Aux Crus de Bourgogne - I had envisaged a clear, busy Saturday afternoon walking along rue Montorgueil among the bustling crowds, the food shops and stands, then peeling off on a side street to have lunch at a classic traditional-looking bistrot. Luck was with us because that’s exactly what happened. I already knew I wanted to share some foie gras as an entrée and then have the quenelles Nantua. R was ready for a steak and chose the chateaubriand with a side of fries. The quenelles were much better than I expected and the side of mâche was refreshing. (I wish the restaurants in Paris would bring back green salads). Service was friendly and attentive and by the time we left every table was filled and people were waiting at the door. While the food is only a B+, it’s a great atmosphere. And unlike Aux Bons Crus where the food is perhaps better, it’s not as kitchy looking.
A Léa - We returned to A Léa for Sunday lunch with onz (who has visited more frequently) and had a quite good lunch. Looking back at last year’s lunch, this year’s may not have been quite as good, but the difference was simply that last year’s menu was more appealing to me personally. In all other respects the lunch was great, with every table at the restaurant filled with happy diners. To start us off onz picked out a nice Chablis. Then from the restaurant’s Sunday lunch menu, onz and I chose a carpaccio of daurade, paired perfectly with clementines, pistachios and a citrus vinaigrette. R went with the oeuf parfait made with a small-cubes-of-potato risotto and black truffles. Both dishes were very good. Then the three of us chose the Saint-Jacques for a main dish. The scallops were beautifully seared and served with two sauces, one from the orange muscle that surrounds the scallop in the shell. Another more piquant with cider and citron noir, often called black lime or Persian lime. R and I shared a wonderfully decadent dessert of brioche perdue (brioche French toast) with a beurre salé caramel sauce. Our lunch was a great way to spend a lovely, if freezing cold, Sunday afternoon.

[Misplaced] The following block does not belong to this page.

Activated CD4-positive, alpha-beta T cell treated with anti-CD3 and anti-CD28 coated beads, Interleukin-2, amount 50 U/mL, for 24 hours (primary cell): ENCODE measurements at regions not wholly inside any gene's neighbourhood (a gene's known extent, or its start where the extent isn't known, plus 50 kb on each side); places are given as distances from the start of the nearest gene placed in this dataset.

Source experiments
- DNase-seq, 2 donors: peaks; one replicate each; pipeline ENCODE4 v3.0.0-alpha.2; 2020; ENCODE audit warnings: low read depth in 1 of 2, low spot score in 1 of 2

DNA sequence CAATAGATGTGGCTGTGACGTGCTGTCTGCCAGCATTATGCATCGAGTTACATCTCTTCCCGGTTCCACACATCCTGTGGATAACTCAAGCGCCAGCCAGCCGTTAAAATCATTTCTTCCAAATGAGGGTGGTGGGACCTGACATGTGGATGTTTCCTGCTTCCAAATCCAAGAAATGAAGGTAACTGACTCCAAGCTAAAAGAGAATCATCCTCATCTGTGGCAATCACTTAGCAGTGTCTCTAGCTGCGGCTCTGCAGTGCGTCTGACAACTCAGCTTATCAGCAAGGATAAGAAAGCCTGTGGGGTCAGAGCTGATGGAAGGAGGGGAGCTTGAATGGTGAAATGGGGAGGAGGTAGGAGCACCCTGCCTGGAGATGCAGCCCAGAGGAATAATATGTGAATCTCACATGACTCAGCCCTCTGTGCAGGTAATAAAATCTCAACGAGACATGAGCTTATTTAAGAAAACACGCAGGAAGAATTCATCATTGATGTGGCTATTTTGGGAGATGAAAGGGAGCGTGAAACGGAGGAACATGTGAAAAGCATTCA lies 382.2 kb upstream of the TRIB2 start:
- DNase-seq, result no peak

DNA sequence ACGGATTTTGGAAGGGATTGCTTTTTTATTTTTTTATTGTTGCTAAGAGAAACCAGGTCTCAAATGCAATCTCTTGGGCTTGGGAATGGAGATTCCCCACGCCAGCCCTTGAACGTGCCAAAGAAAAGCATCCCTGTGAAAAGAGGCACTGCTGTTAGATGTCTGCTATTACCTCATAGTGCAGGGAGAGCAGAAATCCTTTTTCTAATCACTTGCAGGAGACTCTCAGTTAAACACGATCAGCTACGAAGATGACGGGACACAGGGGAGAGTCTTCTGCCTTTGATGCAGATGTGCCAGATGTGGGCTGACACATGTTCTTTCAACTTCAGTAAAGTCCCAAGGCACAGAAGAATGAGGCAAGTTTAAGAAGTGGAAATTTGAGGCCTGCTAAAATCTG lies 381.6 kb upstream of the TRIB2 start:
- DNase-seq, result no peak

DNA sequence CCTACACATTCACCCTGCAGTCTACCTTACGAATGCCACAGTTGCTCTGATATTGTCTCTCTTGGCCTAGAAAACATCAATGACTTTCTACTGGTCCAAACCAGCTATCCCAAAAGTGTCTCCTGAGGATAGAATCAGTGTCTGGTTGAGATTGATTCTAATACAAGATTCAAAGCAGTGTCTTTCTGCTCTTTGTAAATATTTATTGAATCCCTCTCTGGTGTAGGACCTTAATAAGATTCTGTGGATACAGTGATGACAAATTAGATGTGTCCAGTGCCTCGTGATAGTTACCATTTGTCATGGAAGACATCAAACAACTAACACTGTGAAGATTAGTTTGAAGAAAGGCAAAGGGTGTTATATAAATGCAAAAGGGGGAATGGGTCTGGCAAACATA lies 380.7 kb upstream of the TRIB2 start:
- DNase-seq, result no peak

Auberge Nicolas Flamel - We had no intention of returning to Auberge Nicolas Flamel on this trip after a soulless visit two year ago, notwithstanding that the meal itself was excellent. But our landlord invited us to lunch and asked us to meet him and his wife here. So off we went. We were seated on the première étage where it was quiet enough for a delightful lunch between two Parisians and two Californians, none of whom spoke the others language very well. But it worked and we had lots of laughs, especially with the very amusing server who didn’t mind having his English pronunciation corrected, and we loved it when he corrected ours. The menu is considerably scaled back from two years ago with none of the lobster, lentils à la vanille, veal tartare and caramelized marrow appearing on the menu. However, the 3-course menu is still a bit pricey at 68€ (you choose from two dishes in each category). I would say each course was good, but not especially inspiring, except for a perfectly executed turbot dish with a delicious beurre noisette-champagne sauce laced with salmon roe. After some sleuthing online I discovered that the former chef (Gregory Garimbay) left Auberge Nicolas Flamel on November 10.
Granite - Last year we had an excellent 3-course lunch and a 5-course dinner at Granite. This year, if anything, our 3-course lunch was even better. What really made it sing were the incredible lightness and balanced flavors of the sauces: one a light celery and cream infusion for a small quenelle; one a “satay” sabayon with a hint of peanut and red curry for the endive entrée; and one a lovage and chicken stock or fumet for the lotte (monkfish) main course. The fig/black cardamom/verveine dessert was perfect. I had a nice glass of Vouvray to accompany the meal. Our server was friendly, with that quintessential wry French sense of humor. In the past year I’ve heard some grumbling about the wine service at Granite or about being seated in the sous-sol and feeing ignored, but I really cannot comment on that. However, when making a reservation it might be a good idea to ask to be seated “au rez-de-chaussée”.